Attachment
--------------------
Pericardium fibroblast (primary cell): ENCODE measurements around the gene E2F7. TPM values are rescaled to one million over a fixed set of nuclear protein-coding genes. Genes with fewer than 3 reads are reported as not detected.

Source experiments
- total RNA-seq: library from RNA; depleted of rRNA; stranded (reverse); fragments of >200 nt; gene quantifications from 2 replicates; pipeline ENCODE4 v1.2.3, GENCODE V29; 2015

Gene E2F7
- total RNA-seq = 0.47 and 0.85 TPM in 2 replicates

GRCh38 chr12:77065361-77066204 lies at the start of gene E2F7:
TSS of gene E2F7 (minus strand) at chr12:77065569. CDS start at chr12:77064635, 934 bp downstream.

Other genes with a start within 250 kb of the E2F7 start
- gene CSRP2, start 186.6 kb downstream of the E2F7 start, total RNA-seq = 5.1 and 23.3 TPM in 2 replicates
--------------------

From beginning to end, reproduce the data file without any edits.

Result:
Pericardium fibroblast (primary cell): ENCODE measurements around the gene E2F7. TPM values are rescaled to one million over a fixed set of nuclear protein-coding genes. Genes with fewer than 3 reads are reported as not detected.

Source experiments
- total RNA-seq: library from RNA; depleted of rRNA; stranded (reverse); fragments of >200 nt; gene quantifications from 2 replicates; pipeline ENCODE4 v1.2.3, GENCODE V29; 2015

Gene E2F7
- total RNA-seq = 0.47 and 0.85 TPM in 2 replicates

GRCh38 chr12:77065361-77066204 lies at the start of gene E2F7:
TSS of gene E2F7 (minus strand) at chr12:77065569. CDS start at chr12:77064635, 934 bp downstream.

Other genes with a start within 250 kb of the E2F7 start
- gene CSRP2, start 186.6 kb downstream of the E2F7 start, total RNA-seq = 5.1 and 23.3 TPM in 2 replicates